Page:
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The real winner, of course, was the Greater Vancouver Food Bank which got a donation of more than 800 cans and other items (including a good number of Girl Guide Cookies!). Thank you to everyone who donated, and who helped to pack and move the boxes. We also want to thank the City of Burnaby, which donated cool prize packs for every participant including a pin, pencil, and chocolate treat.

 

Community Tree Planting Event

Yesterday, a small group of dedicated and hard working girls from three different units in our district got together to plant native plant species in Stoney Creek Park. The event was organized by the 1st Burnaby Mountain Sparks unit, who had won a tree planting grant from Girl Guides of Canada & TD Bank’s Friends of the Environment. Helpers also came out from the 56th Guides and the 14th Pathfinders. This event was part of Girl Guides of Canada Operation Earth Action National Service Project. The event was also made possible with the support and expertise of the Stoney Creek Environmental Committee.

A truck load of plants

Overall the hard working girls and adult volunteers planted about 50 plants native to the area.In addition to the almost $500 worth of plants you see in the truck bed, there were donations from the Stoney Creek Environmental Centre’s Nature Garden. Our plants included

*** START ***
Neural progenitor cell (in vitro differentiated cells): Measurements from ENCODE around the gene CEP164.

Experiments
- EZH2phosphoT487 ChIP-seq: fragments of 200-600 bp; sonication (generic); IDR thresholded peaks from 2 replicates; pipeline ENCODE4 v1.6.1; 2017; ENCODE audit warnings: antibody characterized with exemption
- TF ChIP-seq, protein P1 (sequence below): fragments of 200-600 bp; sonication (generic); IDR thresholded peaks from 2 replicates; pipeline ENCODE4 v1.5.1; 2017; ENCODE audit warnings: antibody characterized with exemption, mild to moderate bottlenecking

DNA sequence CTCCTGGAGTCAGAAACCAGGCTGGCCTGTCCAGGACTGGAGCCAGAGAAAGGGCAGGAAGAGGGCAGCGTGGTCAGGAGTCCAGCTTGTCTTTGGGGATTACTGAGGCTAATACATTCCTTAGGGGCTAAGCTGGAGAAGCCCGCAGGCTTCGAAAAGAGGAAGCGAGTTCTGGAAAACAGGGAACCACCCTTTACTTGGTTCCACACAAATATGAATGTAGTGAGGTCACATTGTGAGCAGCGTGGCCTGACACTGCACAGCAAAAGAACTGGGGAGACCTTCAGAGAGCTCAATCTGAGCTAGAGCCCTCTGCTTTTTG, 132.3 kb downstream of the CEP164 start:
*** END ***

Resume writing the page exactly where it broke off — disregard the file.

• Snowberry
  • Wintergreen
  • Salal
  • Kinnik Kinnik
  • Oregon Grape
  • Salmonberry
  • Sword Ferns

Great teamwork, all day!

One interesting highlight was that there were salmon spawning in the stream as the group worked — it definitely helped remind all of us why we were there. Stoney Creek is an urban stream that successfully hosts salmon every year. The natural environment in that area is precious and also at risk. That’s why it is important for people to help protect and replenish the area’s environment.

Watching the salmon

It was a cool rainy day, and everyone got mucky. Girls worked in pairs with either a Guide or a Pathfinder paired with a Spark, and the older girls showed incredible leadership skills as they worked with their buddies to accomplish this task.

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After the planting everyone got to relax in the Environmental Centre with hot chocolate, cookies, and rice krispie squares. The ladies from the Environmental Centre told us about some of their other local projects and everyone got to take home some goodies, including a neat key chain showing different salmon species.

A HUGE thank you goes out to everyone who came out for this event. It was a lot of work, but it was for a great cause. A special thank you to Gail and Christine from the Environmental Committee — we couldn’t have done it without them.